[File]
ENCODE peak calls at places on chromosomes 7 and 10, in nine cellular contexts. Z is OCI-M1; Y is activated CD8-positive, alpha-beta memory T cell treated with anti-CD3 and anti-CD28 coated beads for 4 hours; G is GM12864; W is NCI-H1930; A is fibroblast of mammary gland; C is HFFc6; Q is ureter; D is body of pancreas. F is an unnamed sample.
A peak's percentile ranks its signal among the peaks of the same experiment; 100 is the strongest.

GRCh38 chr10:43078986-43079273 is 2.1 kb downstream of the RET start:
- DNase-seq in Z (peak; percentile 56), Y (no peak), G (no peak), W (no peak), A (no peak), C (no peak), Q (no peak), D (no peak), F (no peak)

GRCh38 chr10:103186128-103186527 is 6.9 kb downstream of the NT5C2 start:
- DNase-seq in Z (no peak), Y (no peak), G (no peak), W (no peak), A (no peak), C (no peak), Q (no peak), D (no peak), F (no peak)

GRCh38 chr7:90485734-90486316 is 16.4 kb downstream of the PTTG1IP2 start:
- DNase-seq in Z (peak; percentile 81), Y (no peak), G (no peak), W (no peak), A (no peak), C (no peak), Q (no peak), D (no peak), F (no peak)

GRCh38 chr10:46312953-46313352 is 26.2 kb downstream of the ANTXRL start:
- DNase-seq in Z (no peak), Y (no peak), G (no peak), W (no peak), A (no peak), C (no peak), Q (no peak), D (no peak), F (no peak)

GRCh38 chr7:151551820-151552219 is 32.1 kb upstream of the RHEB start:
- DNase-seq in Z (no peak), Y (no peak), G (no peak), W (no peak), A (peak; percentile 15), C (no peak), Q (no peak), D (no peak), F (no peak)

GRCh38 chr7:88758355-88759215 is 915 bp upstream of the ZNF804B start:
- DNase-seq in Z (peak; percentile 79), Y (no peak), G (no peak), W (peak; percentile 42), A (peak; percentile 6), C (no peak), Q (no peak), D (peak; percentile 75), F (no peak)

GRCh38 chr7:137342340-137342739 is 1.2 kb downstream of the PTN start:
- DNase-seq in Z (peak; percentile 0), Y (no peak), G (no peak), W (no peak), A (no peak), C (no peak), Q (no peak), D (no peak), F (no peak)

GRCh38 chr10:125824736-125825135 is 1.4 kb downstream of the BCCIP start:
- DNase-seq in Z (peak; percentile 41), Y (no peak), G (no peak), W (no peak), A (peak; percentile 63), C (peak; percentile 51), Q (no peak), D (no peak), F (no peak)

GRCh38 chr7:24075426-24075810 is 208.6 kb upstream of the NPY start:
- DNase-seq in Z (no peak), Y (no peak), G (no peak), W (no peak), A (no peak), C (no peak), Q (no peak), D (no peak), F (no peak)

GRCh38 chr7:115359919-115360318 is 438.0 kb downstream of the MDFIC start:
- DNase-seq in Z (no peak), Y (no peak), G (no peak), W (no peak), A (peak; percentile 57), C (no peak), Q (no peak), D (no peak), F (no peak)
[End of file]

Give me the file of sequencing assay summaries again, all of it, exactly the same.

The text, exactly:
ENCODE peak calls at places on chromosomes 7 and 10, in nine cellular contexts. Z is OCI-M1; Y is activated CD8-positive, alpha-beta memory T cell treated with anti-CD3 and anti-CD28 coated beads for 4 hours; G is GM12864; W is NCI-H1930; A is fibroblast of mammary gland; C is HFFc6; Q is ureter; D is body of pancreas. F is an unnamed sample.
A peak's percentile ranks its signal among the peaks of the same experiment; 100 is the strongest.

GRCh38 chr10:43078986-43079273 is 2.1 kb downstream of the RET start:
- DNase-seq in Z (peak; percentile 56), Y (no peak), G (no peak), W (no peak), A (no peak), C (no peak), Q (no peak), D (no peak), F (no peak)

GRCh38 chr10:103186128-103186527 is 6.9 kb downstream of the NT5C2 start:
- DNase-seq in Z (no peak), Y (no peak), G (no peak), W (no peak), A (no peak), C (no peak), Q (no peak), D (no peak), F (no peak)

GRCh38 chr7:90485734-90486316 is 16.4 kb downstream of the PTTG1IP2 start:
- DNase-seq in Z (peak; percentile 81), Y (no peak), G (no peak), W (no peak), A (no peak), C (no peak), Q (no peak), D (no peak), F (no peak)

GRCh38 chr10:46312953-46313352 is 26.2 kb downstream of the ANTXRL start:
- DNase-seq in Z (no peak), Y (no peak), G (no peak), W (no peak), A (no peak), C (no peak), Q (no peak), D (no peak), F (no peak)

GRCh38 chr7:151551820-151552219 is 32.1 kb upstream of the RHEB start:
- DNase-seq in Z (no peak), Y (no peak), G (no peak), W (no peak), A (peak; percentile 15), C (no peak), Q (no peak), D (no peak), F (no peak)

GRCh38 chr7:88758355-88759215 is 915 bp upstream of the ZNF804B start:
- DNase-seq in Z (peak; percentile 79), Y (no peak), G (no peak), W (peak; percentile 42), A (peak; percentile 6), C (no peak), Q (no peak), D (peak; percentile 75), F (no peak)

GRCh38 chr7:137342340-137342739 is 1.2 kb downstream of the PTN start:
- DNase-seq in Z (peak; percentile 0), Y (no peak), G (no peak), W (no peak), A (no peak), C (no peak), Q (no peak), D (no peak), F (no peak)

GRCh38 chr10:125824736-125825135 is 1.4 kb downstream of the BCCIP start:
- DNase-seq in Z (peak; percentile 41), Y (no peak), G (no peak), W (no peak), A (peak; percentile 63), C (peak; percentile 51), Q (no peak), D (no peak), F (no peak)

GRCh38 chr7:24075426-24075810 is 208.6 kb upstream of the NPY start:
- DNase-seq in Z (no peak), Y (no peak), G (no peak), W (no peak), A (no peak), C (no peak), Q (no peak), D (no peak), F (no peak)

GRCh38 chr7:115359919-115360318 is 438.0 kb downstream of the MDFIC start:
- DNase-seq in Z (no peak), Y (no peak), G (no peak), W (no peak), A (peak; percentile 57), C (no peak), Q (no peak), D (no peak), F (no peak)